The pale grey to dark grey thallus of Blastenia ferruginea is typically entire or immersed in the host bark, with a thin profile. It has a smooth texture and a white-grey hue, although it can sometimes appear darker. The thallus is K−. The apothecia of Blastenia ferruginea measure 1–2 mm in diameter, and often have a markedly uneven and flexuose margin. They are rust red to reddish brown in colour.[9]

Unlike Blastenia crenularia, the photobiont in B. ferruginea is scanty or absent beneath the hymenium, further distinguishing it from its relative.[9] Blastenia ferruginea can be distinguished from its close relative, B. hungarica, based on the size of their apothecia. While the apothecia of Blastenia ferruginea typically measure between 0.8 and 1.5 mm in diameter, those of B. hungarica are smaller, usually less than 0.6 mm in diameter.[10]

Habitat and distribution


Blastenia ferruginea has a cosmopolitan distribution. It primarily grows on the bark of trees such as Hazel (Corylus), common aspen (Populus tremula), ash (Fraxinus), and Sorbus, and is occasionally found on old timber. In the United Kingdom, it is scarce and appears to be declining, with recent records mostly from Northern and Western Scotland, Western Ireland, and sporadically in Cumbria, Hampshire, and Sussex. It has become rare or extinct in most parts of England, Wales, and Central Europe.[9] In Belgium, it was considered locally extinct because it had not been recorded since 1890, but it was discovered growing on willow (Salix) 120 years later.[11] In Germany, the lichen is thought to have declined significantly in the second half of the twentieth century due to pollution, but as of 2018 appears to be making a comeback.[10] Blastenia ferruginea was recorded as new to tropical Africa in 2005, and had previously been reported from South Africa and from Morocco.[12]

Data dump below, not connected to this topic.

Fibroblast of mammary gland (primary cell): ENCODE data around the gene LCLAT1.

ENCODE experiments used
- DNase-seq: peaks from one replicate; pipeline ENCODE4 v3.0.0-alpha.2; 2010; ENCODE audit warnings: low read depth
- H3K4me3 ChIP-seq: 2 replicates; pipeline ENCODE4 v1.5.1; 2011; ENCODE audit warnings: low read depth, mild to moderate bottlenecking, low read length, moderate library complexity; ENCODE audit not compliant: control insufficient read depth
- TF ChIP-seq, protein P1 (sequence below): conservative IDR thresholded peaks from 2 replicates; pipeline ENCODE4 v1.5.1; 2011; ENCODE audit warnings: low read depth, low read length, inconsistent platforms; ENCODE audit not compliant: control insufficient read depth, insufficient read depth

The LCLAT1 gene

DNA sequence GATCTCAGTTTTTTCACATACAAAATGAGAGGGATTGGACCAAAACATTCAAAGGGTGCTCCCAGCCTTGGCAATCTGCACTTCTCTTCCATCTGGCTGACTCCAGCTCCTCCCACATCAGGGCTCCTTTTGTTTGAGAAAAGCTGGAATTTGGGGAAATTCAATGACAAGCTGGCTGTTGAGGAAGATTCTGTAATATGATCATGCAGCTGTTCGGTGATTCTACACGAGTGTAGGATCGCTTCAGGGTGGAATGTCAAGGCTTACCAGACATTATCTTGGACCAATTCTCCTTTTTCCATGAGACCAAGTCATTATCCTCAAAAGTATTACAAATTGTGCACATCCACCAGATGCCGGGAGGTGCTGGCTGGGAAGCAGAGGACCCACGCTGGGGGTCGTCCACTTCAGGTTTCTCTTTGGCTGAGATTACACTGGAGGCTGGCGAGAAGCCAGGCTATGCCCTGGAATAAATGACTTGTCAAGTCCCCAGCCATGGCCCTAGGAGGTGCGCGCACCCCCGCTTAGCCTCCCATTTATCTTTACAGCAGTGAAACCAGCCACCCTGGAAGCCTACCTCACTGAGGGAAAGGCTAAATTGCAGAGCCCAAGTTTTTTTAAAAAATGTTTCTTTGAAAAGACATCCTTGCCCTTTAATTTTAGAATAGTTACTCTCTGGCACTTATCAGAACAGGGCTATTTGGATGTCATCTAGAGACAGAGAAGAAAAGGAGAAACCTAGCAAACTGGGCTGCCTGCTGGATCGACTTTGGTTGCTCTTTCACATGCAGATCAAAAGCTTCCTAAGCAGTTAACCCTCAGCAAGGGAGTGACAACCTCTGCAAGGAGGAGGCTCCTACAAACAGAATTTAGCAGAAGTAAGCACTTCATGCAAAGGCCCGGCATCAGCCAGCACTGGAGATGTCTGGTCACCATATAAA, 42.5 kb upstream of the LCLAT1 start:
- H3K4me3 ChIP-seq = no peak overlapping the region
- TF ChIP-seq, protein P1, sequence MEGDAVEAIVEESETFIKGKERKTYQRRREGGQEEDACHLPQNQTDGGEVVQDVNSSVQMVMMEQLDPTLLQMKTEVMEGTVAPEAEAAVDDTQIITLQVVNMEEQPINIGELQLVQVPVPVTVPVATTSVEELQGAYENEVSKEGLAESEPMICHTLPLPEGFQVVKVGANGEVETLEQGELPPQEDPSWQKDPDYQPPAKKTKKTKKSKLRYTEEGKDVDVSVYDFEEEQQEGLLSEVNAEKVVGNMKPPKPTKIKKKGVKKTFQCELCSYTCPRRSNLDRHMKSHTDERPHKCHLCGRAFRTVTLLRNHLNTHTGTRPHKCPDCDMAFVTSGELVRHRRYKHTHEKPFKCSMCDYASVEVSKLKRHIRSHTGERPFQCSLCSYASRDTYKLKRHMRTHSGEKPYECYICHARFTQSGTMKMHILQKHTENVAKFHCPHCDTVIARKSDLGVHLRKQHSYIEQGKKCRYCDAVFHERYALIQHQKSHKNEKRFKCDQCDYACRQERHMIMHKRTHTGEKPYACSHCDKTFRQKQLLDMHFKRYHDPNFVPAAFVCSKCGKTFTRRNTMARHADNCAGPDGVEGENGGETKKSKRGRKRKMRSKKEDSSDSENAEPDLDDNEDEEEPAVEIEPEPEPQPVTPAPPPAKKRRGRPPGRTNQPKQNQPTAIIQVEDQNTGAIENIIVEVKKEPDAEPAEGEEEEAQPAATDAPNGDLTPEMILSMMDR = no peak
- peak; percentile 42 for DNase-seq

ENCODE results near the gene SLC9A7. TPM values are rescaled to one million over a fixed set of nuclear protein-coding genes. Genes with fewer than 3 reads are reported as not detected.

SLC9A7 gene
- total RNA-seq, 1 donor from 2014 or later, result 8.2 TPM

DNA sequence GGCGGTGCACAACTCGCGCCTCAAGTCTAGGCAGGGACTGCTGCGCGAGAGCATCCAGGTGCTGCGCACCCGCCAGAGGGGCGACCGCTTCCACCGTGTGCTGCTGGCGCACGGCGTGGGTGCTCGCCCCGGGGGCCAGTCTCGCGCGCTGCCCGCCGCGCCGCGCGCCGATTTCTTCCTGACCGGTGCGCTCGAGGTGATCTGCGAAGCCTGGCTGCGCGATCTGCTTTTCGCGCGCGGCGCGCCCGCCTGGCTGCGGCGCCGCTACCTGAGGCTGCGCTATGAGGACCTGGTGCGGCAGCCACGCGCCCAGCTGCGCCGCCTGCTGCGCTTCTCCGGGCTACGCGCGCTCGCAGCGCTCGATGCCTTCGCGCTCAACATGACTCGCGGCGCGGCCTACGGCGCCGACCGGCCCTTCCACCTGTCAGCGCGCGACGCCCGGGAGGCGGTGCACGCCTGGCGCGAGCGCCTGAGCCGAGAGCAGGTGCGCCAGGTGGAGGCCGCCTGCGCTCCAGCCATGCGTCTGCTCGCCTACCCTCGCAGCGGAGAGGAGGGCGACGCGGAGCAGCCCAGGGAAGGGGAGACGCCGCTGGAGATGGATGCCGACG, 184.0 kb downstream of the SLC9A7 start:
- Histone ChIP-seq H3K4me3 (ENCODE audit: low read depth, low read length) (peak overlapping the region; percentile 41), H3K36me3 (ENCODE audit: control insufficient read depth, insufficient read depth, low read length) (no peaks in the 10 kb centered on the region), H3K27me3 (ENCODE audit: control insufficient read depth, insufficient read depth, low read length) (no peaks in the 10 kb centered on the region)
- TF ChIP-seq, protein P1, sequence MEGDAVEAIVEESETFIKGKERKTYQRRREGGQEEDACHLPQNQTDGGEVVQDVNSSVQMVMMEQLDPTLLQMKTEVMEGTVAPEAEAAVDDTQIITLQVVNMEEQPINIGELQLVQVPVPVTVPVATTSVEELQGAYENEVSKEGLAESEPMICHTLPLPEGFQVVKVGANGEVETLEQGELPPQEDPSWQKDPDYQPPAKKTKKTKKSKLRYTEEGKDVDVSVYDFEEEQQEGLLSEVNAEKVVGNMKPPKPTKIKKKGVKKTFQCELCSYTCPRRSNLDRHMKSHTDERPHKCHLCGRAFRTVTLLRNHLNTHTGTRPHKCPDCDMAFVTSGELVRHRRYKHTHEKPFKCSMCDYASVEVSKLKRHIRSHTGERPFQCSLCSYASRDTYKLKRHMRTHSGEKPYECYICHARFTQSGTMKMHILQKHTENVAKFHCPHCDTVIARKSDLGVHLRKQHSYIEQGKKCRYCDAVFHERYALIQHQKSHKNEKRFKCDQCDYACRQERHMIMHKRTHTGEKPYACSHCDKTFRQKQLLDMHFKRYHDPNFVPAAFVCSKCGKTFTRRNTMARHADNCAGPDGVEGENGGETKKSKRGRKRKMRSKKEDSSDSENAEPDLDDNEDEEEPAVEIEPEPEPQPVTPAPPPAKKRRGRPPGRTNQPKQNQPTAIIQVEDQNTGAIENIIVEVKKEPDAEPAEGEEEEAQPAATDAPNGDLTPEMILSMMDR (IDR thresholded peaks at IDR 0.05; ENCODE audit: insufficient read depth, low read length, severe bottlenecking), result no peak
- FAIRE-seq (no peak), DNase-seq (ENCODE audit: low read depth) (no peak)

1. ^ "Synonymy. Current Name: Blastenia ferruginea (Huds.) A. Massal., Atti Inst. Veneto Sci. lett., ed Arti, Sér. 2 3(App. 3): 102 (1852)". Species Fungorum. Retrieved 15 January 2024.
  2. ^ "Blastenia ferruginea (Huds.) A. Massal". Catalogue of Life. Species 2000: Leiden, the Netherlands. Retrieved 15 January 2024.
  3. ^ Hudson, William (1762). Flora Anglica. London: Prostant Venales apud J. Nourse, in the Strand. p. 444.
  4. ^ Massalongo, A.B. (1852). "Monografia dei licheni blasteniospori". Atti dell'Istituto Veneto Scienze. 2. 3(App. 3): 102.
  5. ^ Clements, F.E.; Shear, C.L. (1931). The Genera of Fungi. New York: H. W. Wilson Co.
  6. ^ Vondrák, Jan; Frolov, Ivan; Košnar, Jiří; Arup, Ulf; Veselská, Tereza; Halıcı, Gökhan; Malíček, Jiří; Søchting, Ulrik (2019). "Substrate switches, phenotypic innovations and allopatric speciation formed taxonomic diversity within the lichen genus Blastenia". Journal of Systematics and Evolution. 58 (3): 295–330. doi:10.1111/jse.12503.
  7. ^ a b Arcadia, Linda in; Vondrák, Jan (2017). "(2563) Proposal to conserve the name Lichen ferrugineus (Blastenia ferruginea) with a conserved type (Teloschistaceae, lichenised Ascomycota)". Taxon. 66 (6): 1467–1468. doi:10.12705/666.14.
  8. ^ May, Tom W.; Lendemer, James C. (2023). "Report of the Nomenclature Committee for Fungi: 22". Taxon. 72 (6): 1356–1363. doi:10.1002/tax.13099.
  9. ^ a b c Fletcher, A.; Laundon, J.R. (2009). "Caloplaca Th. Fr. (1860)". In Smith, C.W.; Aptroot, A.; Coppins, B.J.; Fletcher, F.; Gilbert, O.L.; James, P.W.; Wolselely, P.A. (eds.). The Lichens of Great Britain and Ireland (2nd ed.). London: The Natural History Museum. pp. 260–262. ISBN 978-0-9540418-8-5.
  10. ^ a b Schiefelbein, Ulf; Brackel, Wolfgang von; Cezanne, Rainer; Eichler, Marion; Krzewicka, Beata; Neumann, Patrick; Schultz, Matthias; Dolnik, Christian (2018). "Additional interesting records of lichenized and lichenicolous fungi from Northern Germany". Herzogia. 31 (1): 114–132. doi:10.13158/099.031.0108.
  11. ^ Van den Broeck, Dries; Diederich, Paul; Ertz, Damien (2013). "Report on two lichenological field meetings in Luxembourg in 2011 and 2012" (PDF). Bulletin de la Société des naturalistes luxembourgeois. 114: 65–76.
  12. ^ Killmann, Dorothee; Fischer, Eberhard (2005). "New records for the lichen flora of Rwanda, East Africa". Willdenowia. 35 (1): 193–204. doi:10.3372/wi.35.35116.